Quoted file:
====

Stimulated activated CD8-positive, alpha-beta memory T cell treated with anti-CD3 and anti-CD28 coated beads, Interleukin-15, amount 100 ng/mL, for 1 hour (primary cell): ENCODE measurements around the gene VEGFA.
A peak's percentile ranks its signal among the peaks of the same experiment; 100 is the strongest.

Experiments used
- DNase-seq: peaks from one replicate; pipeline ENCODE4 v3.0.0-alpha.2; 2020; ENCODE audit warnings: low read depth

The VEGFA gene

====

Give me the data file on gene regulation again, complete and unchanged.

Stimulated activated CD8-positive, alpha-beta memory T cell treated with anti-CD3 and anti-CD28 coated beads, Interleukin-15, amount 100 ng/mL, for 1 hour (primary cell): ENCODE measurements around the gene VEGFA.
A peak's percentile ranks its signal among the peaks of the same experiment; 100 is the strongest.

Experiments used
- DNase-seq: peaks from one replicate; pipeline ENCODE4 v3.0.0-alpha.2; 2020; ENCODE audit warnings: low read depth

The VEGFA gene